- Saliva maintains the pH of the mouth. Saliva is supersaturated with various ions. Certain salivary proteins prevent precipitation, which would form salts. These ions act as a buffer, keeping the acidity of the mouth within a certain range, typically pH 6.2–7.4. This prevents minerals in the dental hard tissues from dissolving.
- Saliva secretes carbonic anhydrase (gustin), which is thought to play a role in the development of taste buds.
- Saliva contains EGF. EGF results in cellular proliferation, differentiation, and survival. EGF is a low-molecular-weight polypeptide first purified from the mouse submandibular gland, but after then found in a large number of human tissues including submandibular gland, parotid gland. Salivary EGF, which seems additionally regulated by dietary inorganic iodine, additionally plays an important physiological role in the maintenance of oro-esophageal and gastric tissue integrity. The biological effects of salivary EGF include healing of oral and gastroesophageal ulcers, inhibition of gastric acid secretion, stimulation of DNA synthesis as well as mucosal protection from intraluminal injurious factors such as gastric acid, bile acids, pepsin, and trypsin and to physical, chemical and bacterial agents.
The saliva stimulated by sympathetic innervation is thicker, and saliva stimulated parasympathetically is more watery.
Sympathetic stimulation of saliva is to facilitate respiration, whereas parasympathetic stimulation is to facilitate digestion.
Parasympathetic stimulation leads to acetylcholine (ACh) release onto the salivary acinar cells. ACh binds to muscarinic receptors, specifically M3, and causes an increased intracellular calcium ion concentration (through the IP3/DAG second messenger system). Increased calcium causes vesicles within the cells to fuse with the apical cell membrane leading to secretion. ACh additionally causes the salivary gland to release kallikrein, an enzyme that converts kininogen to lysyl-bradykinin. Lysyl-bradykinin acts upon blood vessels and capillaries of the salivary gland to generate vasodilation and increased capillary permeability respectively. The resulting increased blood flow to the acini allows production of more saliva. In addition, Substance P can bind to Tachykinin NK-1 receptors leading to increased intracellular calcium concentrations and subsequently increased saliva secretion. Lastly, both parasympathetic and sympathetic nervous stimulation can lead to myoepitheilium contraction which causes the expulsion of secretions from the secretory acinus into the ducts and eventually to the oral cavity.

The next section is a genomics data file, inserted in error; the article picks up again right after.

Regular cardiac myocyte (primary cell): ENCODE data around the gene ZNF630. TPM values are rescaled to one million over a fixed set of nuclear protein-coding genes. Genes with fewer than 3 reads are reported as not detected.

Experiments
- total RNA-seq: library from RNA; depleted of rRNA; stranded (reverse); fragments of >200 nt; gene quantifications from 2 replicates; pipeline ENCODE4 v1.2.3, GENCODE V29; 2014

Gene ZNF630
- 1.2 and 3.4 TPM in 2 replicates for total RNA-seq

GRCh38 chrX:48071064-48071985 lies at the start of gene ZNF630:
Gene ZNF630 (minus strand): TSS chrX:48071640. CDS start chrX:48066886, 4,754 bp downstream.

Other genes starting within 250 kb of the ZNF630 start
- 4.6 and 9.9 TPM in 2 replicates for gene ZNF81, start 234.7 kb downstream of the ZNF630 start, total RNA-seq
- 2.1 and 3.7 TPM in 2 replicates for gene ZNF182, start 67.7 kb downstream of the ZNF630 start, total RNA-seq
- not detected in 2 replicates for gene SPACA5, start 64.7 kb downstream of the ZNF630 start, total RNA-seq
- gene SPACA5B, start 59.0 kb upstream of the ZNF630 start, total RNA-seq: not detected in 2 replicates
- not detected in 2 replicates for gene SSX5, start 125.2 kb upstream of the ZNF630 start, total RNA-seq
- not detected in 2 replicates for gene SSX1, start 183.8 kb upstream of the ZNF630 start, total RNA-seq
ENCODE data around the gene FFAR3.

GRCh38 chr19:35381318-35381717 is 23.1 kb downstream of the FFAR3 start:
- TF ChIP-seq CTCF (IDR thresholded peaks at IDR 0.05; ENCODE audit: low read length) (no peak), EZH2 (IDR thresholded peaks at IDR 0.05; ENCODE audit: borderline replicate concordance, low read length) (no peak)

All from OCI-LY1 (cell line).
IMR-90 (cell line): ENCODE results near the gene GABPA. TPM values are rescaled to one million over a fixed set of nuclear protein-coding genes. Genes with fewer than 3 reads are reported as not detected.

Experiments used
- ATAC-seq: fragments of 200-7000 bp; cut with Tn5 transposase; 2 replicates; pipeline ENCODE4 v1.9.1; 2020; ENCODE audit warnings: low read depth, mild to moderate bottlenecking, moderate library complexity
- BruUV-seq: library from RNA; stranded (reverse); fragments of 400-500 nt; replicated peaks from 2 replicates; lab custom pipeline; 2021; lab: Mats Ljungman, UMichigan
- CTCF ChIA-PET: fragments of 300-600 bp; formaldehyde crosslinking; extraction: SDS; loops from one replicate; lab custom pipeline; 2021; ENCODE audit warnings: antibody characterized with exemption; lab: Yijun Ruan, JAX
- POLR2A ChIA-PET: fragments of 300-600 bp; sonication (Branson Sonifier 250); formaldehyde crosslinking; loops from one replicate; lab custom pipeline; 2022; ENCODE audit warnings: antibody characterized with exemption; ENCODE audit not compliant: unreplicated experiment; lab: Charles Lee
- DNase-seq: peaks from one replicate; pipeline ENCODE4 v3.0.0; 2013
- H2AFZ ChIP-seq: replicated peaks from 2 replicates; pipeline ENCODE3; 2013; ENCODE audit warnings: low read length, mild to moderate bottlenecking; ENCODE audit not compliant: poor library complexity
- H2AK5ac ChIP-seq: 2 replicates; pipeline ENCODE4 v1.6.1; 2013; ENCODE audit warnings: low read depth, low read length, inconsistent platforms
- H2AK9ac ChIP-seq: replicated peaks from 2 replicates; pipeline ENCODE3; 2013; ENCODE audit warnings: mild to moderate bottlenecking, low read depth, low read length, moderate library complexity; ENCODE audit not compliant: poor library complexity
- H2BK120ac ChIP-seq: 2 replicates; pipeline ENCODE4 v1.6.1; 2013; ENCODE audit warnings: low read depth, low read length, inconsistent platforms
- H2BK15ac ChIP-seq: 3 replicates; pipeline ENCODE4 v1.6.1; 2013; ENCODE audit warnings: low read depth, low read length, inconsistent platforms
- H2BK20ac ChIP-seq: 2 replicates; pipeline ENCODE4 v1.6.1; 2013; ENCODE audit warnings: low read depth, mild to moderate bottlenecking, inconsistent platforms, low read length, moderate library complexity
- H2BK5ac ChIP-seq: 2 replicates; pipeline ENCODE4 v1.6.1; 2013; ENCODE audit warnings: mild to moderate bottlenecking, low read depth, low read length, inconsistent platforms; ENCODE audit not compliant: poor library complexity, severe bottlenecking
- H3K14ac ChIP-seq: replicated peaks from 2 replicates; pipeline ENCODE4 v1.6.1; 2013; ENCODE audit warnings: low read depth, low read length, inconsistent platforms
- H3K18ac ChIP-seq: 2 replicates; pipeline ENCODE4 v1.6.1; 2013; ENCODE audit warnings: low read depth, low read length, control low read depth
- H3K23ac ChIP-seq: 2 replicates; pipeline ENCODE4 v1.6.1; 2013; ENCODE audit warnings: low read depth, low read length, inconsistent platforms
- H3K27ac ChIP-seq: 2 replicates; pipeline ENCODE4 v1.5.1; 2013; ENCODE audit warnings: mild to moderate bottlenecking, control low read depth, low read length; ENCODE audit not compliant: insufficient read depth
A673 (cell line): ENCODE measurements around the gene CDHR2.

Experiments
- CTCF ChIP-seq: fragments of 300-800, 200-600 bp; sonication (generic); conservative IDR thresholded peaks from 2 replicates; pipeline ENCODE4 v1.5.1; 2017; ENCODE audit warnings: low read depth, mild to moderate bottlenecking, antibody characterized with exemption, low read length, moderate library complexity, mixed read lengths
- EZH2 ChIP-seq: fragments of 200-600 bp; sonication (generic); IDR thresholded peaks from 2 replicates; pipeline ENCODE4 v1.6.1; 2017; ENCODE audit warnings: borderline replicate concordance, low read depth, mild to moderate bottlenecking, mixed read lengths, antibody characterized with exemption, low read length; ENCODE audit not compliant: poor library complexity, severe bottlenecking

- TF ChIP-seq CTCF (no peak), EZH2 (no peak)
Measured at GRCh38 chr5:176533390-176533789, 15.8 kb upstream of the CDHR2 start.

Sympathetic stimulation results in the release of norepinephrine. Norepinephrine binding to α-adrenergic receptors will cause an increase in intracellular calcium levels leading to more fluid vs. protein secretion. If norepinephrine binds β-adrenergic receptors, it will result in more protein or enzyme secretion vs. fluid secretion. Stimulation by norepinephrine initially decreases blood flow to the salivary glands due to constriction of blood vessels but this effect is overtaken by vasodilation caused by various local vasodilators.
Human and animal behaviours
Spitting is the act of forcibly ejecting saliva or additional substances from the mouth. It is often considered rude and a social taboo in a large number of parts of the world, including Western countries, where it is frequently forbidden by local laws (as it was thought to facilitate the spread of disease). These laws are generally not strictly enforced. In Singapore, the fine for spitting might be as high as SGD$2,000 for multiple offenses, and one can even be arrested. In a few additional parts of the world, expectoration is more socially acceptable (even if officially disapproved of or illegal), and spittoons are still a common appearance in a few cultures. Some animals, including humans in a few cases, use spitting as an automatic defensive move. Camels are well known for doing this, though most tamed camels are trained not to.
Glue to construct bird nests
Many birds in the swift family, Apodidae, produce a viscous saliva throughout nesting season to glue together materials to construct a nest. Two species of swifts in the genus Aerodramus build their nests using only their saliva, the base for bird's nest soup.
A common belief is that saliva contained in the mouth has natural disinfectants, which leads people to believe it is beneficial to "lick their wounds". Researchers at the University of Florida at Gainesville have discovered a protein called nerve growth factor (NGF) in the saliva of mice. Wounds doused with NGF healed twice as fast as untreated and unlicked wounds; therefore, saliva can help to heal wounds in a few species. NGF hasn't been found in human saliva; however, researchers find human saliva contains such antibacterial agents as secretory IgA, lactoferrin, lysozyme and peroxidase. It hasn't been shown that human licking of wounds disinfects them, but licking is likely to help clean the wound by removing larger contaminants such as dirt and might help to directly remove infective bodies by brushing them away. Therefore, licking would be a way of wiping off pathogens, useful if clean water isn't available to the animal or person.